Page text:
The president of the Center for Sociological Research (CIS), Jose Felix Tezanosconsiders that after the Andalusian elections the electorate of the PP is very mobilized while in the PSOE the “campaigns of aggression and disqualification” that he blames on the “de facto powers” are making a dent, and that lead part of their potential voters to stand “at a somewhat distanced or even passive pre-election starting point,” but in any case he does not take for granted a victory for the ‘popular’ in the next general elections.
This is how Tezanos exposes it in an article entitled Political-pre-electoral crossroads published in the magazine Topicsof which he is director, and in which he maintains that, a year and a half before the general elections, the panorama is “complex and open” and “it still does not allow us to venture, with a minimum of certainty, how Spanish political and social life will be oriented” after those elections.
According to his analysis, the “potential sociological bases” of the left “outnumber those of the right by almost a third”, and they have the PSOE as their main force. For this reason, the socialists are the target of those campaigns by the de facto powers that seek to create “noise, confusion and discredit” so that their electorate “stays at home, resigned and passive.”
In your opinion, that “strategic anti-PSOE harassment” seeks to “sow doubts and uncertainties among progressive voters, arouse conflicts and contradictions in their ranks and among its various sectors – something in which some are quite adept – and discredit, lead to pessimism and defeatism”.
“Left-wing voters are not fools”
Tezanos believes that the majority of left-wing voters “they are not stupid” or “easily manipulated”, but assumes that these campaigns have their effect and are achieving that “a part of the PSOE electorate is located at a pre-electoral starting point that is somewhat distanced, or even passive”. Proof of this is that there are 5% of voters who sympathize with Pedro Sánchez’s party but who say they are not going to vote for him.
According to the president of the CIS, a part of the voters of the PSOE are located in a distant or even passive point
The electoral future also depends on what happens to “the political spaces to the left of the PSOE. Without expressly naming Yolanda Díaz’s Sumar, the president of the CIS points out that “the sociological and political complexity” of that sector “is going to have many theoretical and practical difficulties to achieve the effective sums of votes and seats that facilitate achieving more consistent parliamentary representations with the weight that certain ideas and criteria have in Spanish society as a whole”.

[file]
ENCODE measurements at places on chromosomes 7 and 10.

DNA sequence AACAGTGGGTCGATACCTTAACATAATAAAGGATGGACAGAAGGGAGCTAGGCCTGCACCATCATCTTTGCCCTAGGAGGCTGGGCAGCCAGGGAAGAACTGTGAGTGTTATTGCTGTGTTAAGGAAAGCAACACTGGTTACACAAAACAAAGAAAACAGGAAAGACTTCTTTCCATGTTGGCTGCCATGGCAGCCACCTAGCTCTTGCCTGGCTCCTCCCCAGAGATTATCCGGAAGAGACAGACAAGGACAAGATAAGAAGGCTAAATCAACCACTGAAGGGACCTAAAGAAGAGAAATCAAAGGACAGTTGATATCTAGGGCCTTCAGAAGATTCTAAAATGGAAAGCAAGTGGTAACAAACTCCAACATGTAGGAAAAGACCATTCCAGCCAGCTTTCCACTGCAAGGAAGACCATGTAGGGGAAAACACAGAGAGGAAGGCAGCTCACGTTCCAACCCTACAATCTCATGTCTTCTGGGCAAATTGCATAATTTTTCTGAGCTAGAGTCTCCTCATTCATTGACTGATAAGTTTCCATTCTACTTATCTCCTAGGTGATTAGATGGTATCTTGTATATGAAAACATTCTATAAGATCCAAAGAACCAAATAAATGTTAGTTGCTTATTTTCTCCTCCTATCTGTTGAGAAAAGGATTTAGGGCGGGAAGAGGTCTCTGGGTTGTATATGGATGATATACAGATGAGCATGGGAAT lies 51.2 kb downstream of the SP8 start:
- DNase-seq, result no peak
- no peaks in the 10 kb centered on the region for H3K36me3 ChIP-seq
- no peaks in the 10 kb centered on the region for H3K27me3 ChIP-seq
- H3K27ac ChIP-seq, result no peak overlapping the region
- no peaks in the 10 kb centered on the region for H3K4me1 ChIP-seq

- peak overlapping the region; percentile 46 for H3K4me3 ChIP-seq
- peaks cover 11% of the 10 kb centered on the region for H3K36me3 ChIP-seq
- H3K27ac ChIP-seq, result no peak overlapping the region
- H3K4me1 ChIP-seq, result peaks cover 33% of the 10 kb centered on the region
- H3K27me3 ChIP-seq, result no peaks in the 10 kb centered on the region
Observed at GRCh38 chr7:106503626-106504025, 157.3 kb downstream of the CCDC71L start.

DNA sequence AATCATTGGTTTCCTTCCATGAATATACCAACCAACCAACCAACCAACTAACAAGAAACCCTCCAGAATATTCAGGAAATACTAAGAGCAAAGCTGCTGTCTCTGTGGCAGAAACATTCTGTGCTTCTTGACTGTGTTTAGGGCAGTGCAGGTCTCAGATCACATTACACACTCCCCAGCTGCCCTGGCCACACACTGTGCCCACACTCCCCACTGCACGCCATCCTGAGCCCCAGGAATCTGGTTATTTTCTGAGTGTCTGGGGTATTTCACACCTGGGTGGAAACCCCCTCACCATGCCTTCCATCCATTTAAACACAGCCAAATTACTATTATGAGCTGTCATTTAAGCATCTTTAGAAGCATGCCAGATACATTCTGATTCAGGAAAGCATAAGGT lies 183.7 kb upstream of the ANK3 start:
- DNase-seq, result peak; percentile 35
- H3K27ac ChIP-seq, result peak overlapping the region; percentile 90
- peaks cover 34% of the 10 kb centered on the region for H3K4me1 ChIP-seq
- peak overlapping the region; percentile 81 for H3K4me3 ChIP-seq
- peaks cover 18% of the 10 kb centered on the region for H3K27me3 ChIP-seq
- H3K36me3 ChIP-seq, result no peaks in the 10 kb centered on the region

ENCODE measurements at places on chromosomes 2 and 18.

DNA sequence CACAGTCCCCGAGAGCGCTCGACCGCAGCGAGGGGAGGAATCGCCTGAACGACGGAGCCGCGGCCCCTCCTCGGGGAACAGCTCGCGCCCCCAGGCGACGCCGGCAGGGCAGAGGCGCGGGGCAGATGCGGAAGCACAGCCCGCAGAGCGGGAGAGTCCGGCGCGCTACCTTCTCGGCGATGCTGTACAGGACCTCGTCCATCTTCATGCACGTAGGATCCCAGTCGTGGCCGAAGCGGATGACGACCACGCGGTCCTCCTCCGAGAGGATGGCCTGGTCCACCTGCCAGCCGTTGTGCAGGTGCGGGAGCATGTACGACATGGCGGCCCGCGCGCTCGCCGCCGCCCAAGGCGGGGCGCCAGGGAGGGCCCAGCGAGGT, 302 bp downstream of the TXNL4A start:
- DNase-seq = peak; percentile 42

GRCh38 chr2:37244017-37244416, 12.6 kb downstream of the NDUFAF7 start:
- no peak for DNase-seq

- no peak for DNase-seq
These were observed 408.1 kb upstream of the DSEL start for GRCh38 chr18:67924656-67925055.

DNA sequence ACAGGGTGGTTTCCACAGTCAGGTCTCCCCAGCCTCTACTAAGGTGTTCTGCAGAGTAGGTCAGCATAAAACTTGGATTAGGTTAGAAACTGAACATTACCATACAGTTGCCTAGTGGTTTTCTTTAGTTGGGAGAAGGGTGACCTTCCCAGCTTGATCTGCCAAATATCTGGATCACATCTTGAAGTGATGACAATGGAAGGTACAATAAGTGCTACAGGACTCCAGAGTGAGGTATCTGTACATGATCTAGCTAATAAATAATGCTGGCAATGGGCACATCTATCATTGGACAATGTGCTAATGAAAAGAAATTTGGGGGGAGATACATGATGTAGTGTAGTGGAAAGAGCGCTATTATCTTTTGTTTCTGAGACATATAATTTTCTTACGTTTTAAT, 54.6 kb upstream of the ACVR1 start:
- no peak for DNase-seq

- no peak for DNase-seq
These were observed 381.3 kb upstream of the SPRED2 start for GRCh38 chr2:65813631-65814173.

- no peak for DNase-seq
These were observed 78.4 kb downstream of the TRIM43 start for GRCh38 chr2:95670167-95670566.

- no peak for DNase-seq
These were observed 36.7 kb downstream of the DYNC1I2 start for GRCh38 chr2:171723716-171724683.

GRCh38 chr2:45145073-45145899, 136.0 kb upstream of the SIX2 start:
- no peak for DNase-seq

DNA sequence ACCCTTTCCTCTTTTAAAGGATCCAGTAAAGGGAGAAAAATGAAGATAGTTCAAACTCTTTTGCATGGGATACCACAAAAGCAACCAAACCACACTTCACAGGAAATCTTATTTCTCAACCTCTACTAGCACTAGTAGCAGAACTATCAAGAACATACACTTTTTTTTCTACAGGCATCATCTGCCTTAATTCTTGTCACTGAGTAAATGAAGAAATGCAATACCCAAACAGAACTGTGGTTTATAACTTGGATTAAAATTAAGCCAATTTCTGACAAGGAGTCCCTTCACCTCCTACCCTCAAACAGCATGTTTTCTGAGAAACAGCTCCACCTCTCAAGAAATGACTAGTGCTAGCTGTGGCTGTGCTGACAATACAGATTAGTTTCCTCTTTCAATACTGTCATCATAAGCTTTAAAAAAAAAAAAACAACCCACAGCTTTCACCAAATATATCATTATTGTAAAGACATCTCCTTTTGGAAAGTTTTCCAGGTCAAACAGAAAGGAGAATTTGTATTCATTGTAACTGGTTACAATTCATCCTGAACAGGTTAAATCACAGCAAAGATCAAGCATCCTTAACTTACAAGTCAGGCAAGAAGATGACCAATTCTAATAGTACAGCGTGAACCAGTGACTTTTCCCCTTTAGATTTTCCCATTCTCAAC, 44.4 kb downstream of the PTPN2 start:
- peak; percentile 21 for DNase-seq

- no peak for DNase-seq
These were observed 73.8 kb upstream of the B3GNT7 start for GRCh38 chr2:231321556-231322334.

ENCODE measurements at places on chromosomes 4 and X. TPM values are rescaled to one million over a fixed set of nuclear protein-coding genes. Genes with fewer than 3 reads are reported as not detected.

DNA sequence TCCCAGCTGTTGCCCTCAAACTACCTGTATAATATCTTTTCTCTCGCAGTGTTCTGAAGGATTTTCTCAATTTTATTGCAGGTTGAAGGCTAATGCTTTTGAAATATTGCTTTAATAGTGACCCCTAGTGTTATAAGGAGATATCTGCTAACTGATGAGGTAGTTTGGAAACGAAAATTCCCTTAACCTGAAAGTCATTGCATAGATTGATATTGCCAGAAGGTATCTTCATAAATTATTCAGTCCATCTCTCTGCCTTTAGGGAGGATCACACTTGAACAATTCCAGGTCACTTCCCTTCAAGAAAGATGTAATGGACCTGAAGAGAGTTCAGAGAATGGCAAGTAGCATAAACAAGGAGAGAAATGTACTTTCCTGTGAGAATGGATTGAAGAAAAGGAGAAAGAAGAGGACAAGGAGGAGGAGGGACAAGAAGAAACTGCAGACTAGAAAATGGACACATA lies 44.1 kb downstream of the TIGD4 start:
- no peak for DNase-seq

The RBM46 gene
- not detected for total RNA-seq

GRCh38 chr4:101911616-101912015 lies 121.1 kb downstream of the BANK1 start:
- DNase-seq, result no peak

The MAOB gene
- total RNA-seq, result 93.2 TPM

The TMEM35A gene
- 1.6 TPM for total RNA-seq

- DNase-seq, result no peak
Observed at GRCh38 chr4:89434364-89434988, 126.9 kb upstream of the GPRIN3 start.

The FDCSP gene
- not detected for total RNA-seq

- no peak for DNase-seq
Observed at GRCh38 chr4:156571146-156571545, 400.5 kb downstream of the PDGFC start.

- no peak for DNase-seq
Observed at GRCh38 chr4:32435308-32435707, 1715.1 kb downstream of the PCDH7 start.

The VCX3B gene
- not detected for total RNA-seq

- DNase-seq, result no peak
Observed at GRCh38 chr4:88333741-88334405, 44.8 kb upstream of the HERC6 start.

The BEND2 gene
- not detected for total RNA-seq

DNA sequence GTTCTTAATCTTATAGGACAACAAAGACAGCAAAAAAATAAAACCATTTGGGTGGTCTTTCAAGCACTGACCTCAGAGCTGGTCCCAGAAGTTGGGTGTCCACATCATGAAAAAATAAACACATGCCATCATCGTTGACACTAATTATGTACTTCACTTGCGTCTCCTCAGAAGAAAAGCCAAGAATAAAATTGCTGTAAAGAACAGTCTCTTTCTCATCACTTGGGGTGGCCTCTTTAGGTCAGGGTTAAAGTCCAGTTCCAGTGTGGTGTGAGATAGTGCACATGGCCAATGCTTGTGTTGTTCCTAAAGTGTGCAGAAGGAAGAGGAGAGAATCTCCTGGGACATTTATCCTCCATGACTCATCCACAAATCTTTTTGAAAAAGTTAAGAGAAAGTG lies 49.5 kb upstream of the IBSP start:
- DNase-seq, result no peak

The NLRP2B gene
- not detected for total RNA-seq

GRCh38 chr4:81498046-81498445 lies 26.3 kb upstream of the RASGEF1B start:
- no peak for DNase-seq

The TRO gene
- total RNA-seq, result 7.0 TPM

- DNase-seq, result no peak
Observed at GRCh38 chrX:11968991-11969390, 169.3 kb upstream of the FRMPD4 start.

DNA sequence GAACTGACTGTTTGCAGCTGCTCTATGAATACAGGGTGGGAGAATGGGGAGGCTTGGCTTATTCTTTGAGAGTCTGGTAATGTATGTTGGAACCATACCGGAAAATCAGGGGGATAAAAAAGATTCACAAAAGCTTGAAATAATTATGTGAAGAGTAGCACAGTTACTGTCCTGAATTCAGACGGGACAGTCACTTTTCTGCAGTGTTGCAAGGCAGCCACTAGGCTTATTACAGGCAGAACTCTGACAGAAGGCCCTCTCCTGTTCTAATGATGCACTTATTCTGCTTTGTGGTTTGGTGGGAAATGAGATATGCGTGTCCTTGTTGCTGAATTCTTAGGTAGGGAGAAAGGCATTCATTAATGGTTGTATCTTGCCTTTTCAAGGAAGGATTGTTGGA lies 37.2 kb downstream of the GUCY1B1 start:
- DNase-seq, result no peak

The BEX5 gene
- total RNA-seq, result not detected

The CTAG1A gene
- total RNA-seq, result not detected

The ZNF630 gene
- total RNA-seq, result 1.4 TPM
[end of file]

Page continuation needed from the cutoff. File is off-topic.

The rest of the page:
Regarding the right and the center right, Tezanos points out that the “recent tectonic movements have not yet settled into a stable scenario.” He assumes that, “for the moment”, the “most established” party continues to be the PP, despite the fact that he believes that a “brand strengthening operation”, which he launched with the advance elections in Madrid, Castilla y León and Andalusia, “does not It turned out as well as I wanted.”
Ayuso’s “dysfunctional” leadership
It has not been so because in Madrid “have created an alternative leadership as powerful as it is dysfunctional“in the figure of Isabel Diaz Ayuso, whose strategy of confrontation, warns, “is not naive, capricious and spontaneous as some believe.” The “radicality” of the Madrid president, in her opinion, does not go well with that of the Castilian and Leonese, Alfonso Fernandez Manuecoto which he attributes “ambiguities” and “lack of charisma”, nor with the “different manners” of the Andalusian Juanma Moreno.
“Ahead of the next general election, the PP will have to clarify whether its general line it is Ayuso’s, Moreno Bonilla’s or Fernández Mañueco’s. Or a new one, more ambiguous and diverse at the same time, that can accumulate and understand the previous three,” writes Tezanos.
Tezanos clarifies that the PP will have to clarify its general line
In any case, the surveys indicate that the PP “has managed to activate practically all of its potential electorate”, which does not imply that it is guaranteed a sufficient future majority of seats to form a government.
Of Citizens, it takes for granted that is “another failed response from the center“as the UCD, the CDS and the UPyD were before, and attributes it to the right-wing of their leaders. Regarding Vox, Tezanos predicts that “the tendency of a large part” of his electorate, “it may be to return to the fold from which they came”that is, to the PP.
That, he points out, supposes a stimulus for the leaders of the PP to toughen their speeches in order to recover the voters who lost “in moments of bewilderment and confusion of leadership”, in reference to Pablo Casado.